Though the design industry has progressed into territory far beyond the creation of attractive objects, designers in Lebanon still struggle with misconceptions about their sector. When you mention design, often the first things that come to the minds of non-designers are the heavily-beaded dresses of Elie Saab, or ads for sparkling bijoux lining the Dora highway. Some people may think of stand-out towers in Downtown Beirut, or unusual pieces of furniture they’ve seen at trendy boutiques. There might be others who remember that graphic design was a major at their university, or know of a person who designs websites for a living.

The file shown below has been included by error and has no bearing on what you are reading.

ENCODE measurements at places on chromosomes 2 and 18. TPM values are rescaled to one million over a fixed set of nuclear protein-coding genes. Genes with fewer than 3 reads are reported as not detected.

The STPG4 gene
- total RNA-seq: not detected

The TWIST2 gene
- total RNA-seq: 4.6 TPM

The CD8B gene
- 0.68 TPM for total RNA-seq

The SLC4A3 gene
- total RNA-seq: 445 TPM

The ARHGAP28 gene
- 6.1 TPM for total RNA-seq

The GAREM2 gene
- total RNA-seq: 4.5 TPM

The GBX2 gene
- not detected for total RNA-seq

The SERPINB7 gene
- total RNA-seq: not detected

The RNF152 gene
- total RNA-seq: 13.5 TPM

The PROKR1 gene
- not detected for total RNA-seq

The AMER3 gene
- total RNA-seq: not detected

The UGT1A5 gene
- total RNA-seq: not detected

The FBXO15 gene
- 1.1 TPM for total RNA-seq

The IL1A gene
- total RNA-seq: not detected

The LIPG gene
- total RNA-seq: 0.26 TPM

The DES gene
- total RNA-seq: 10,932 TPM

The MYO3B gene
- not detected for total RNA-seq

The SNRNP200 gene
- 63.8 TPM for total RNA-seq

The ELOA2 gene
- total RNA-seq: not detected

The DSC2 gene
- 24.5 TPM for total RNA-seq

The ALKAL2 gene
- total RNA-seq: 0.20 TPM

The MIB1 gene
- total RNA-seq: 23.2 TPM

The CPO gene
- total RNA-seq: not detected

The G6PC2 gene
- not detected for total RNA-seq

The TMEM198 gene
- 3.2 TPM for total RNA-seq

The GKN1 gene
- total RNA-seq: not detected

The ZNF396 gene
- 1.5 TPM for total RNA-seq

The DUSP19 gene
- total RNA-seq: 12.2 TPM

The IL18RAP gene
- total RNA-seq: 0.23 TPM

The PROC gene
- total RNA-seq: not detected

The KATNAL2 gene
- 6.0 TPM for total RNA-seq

These are all design in its most obvious forms. But as the sector moves into the future and more design disciplines emerge, defining the term “design” is becoming increasingly difficult. What ties all design disciplines together is a focus on creativity and innovation. Design is becoming less about end results and more about the processes that get you there. It’s not that outcomes don’t matter, but functionality is far more important than physical form. Ghassan Salameh, designer and creative director of Beirut Design Week (BDW), says we need to stop thinking about design as only products: “[People] think of design as only furniture and luxury. It doesn’t really need to be about objects, it could be systems or other things,” he explains.